Women across the world invest almost 90 percent of their earnings in their families and communities. This translates into a simple strategy for those in business – to play a useful part in women being able to take care of their families and communities.
It wasn’t unusual for YourStory to ask me for thoughts around the subject. If at all, I was thankful that they had narrowed down the comparison to US and India. Having worked and lived in 55 countries, they could have chosen any others for me to compare.
In the past, I have approached this topic by outlining the complex cohorts, difference in demographics, stages of economic development, and tastes and preferences of consumers in the two countries. But this time as I sat down to write, I was struck by the level of similarities between the two populations.
A couple of reasons should be able to explain the departure in my thought process. One, over the last nearly 12 months of traversing the length and breadth of India – my new home - I have seen a large swathe of Indian families and consumers. I have met some amazing people, several of the 20 lakh retailers that comprise our network, and a few thousand of our 8,000- strong workforce. Second, this being the International Week for Women, I must confess that I am a little preoccupied with the idea of women’s influence on economy and society, whether in India or US.
So let me quickly and succinctly, make the case for practicing the same business strategies, no matter if in Atlanta or Ajmer.
Women invest almost 90 percent of their earnings in their families and communities, and this is consistent across the world. For us in business, this translates into a simple strategy – if we can play a useful part in women being able to take care of their families and communities, we will have a reason to exist.
Second, women globally now control more than $20 trillion in spending. In India, let alone traditional commerce, just in e-commerce women are estimated to be fueling online shopping worth more than $3 billion (excluding travel and ticketing). Yet most businesses continue to vastly underserve women.
Third, women represent the fastest-growing, most dynamic economic force in the world. This trend is on an upward climb in India too. That means women have an economic impact 50 percent larger than that of the US and more than twice the size of China and India’s economies combined. Yet our strategies around impacting or talking to this segment can at times, border on tokenism. Thankfully, Hindustan Coca-Cola Beverages has been alive to this reality. So much so that we have a real chance of running our newest, yet to be launched factory at Sanand, Gujarat, with a 40 percent women workforce. A first for any beverage company in India.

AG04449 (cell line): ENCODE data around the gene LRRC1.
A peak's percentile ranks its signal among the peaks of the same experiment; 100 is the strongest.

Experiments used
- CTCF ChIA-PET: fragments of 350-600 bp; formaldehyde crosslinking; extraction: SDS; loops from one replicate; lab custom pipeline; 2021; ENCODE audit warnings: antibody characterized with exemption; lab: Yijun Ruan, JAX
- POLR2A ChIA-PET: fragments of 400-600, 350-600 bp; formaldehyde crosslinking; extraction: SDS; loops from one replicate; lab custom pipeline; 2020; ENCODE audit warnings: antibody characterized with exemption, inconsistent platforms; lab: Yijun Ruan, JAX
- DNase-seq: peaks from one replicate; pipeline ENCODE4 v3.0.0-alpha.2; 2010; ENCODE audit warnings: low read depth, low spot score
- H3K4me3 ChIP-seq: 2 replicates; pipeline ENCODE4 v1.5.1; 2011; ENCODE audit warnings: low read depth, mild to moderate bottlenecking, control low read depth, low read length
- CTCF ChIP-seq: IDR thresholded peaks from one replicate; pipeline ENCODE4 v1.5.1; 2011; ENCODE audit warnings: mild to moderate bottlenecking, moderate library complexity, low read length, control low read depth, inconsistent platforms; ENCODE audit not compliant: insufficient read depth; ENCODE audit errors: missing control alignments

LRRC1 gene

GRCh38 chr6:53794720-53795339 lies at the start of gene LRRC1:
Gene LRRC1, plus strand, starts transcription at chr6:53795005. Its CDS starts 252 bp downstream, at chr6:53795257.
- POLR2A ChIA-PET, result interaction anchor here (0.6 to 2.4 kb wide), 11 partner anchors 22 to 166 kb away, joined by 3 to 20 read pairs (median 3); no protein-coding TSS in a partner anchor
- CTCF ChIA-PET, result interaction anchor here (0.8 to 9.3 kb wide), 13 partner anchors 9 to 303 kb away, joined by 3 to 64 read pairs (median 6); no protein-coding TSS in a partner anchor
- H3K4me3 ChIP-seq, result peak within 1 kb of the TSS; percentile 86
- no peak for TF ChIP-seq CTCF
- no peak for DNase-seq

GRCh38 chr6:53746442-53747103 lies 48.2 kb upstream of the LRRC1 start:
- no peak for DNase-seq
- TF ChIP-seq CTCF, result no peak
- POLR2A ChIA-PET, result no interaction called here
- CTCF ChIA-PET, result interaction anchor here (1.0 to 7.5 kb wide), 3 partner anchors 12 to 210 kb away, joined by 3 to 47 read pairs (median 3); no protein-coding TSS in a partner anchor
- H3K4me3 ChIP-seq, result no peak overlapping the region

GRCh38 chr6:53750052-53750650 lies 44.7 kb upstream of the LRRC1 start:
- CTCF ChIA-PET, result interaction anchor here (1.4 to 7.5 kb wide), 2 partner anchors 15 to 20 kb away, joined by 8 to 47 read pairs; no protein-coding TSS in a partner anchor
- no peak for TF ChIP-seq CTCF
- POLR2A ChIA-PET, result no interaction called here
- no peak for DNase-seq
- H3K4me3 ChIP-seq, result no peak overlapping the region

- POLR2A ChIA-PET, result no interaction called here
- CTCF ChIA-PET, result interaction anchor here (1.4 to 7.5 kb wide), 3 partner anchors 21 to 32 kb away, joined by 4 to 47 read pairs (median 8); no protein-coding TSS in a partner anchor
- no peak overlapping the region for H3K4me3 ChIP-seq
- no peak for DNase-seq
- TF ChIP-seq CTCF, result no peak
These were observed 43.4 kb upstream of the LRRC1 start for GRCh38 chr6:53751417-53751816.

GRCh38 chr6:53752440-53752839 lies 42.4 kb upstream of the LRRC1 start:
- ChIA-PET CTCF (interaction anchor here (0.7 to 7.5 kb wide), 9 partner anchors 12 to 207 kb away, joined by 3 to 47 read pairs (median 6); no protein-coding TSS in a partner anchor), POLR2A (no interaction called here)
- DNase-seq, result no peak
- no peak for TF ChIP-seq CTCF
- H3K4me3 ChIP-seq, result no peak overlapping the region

And finally at a purely personal level, the narrative around how much women can influence a society, remains the same – whether in India or US.
I have learned some of the most valuable lessons of my life from women. I grew up in the US, in a den of lionesses (sisters, aunties, cousins all led by my grandmother) who taught me that every day is women’s day and every day is children’s day. It was empowering and challenging as most often support (and criticism!) of women comes from other women.
I see the same in India. Women in India are phenomenal in taking care of their children and their families. They also have a disproportionate share in influencing the thought process of the growing-ups. No wonder that the government of the day and their schemes are targeting women to spread the message of cleanliness, child care, nutrition, education, and much more.
So as a business leader I am going to offer that all that we need to strategise for is merely to provide opportunities to and a facilitating environment for women. Let us try and be the enabler and catalyst for someone’s journey forward.
(Disclaimer: The views and opinions expressed in this article are those of the author and do not necessarily reflect the views of YourStory.)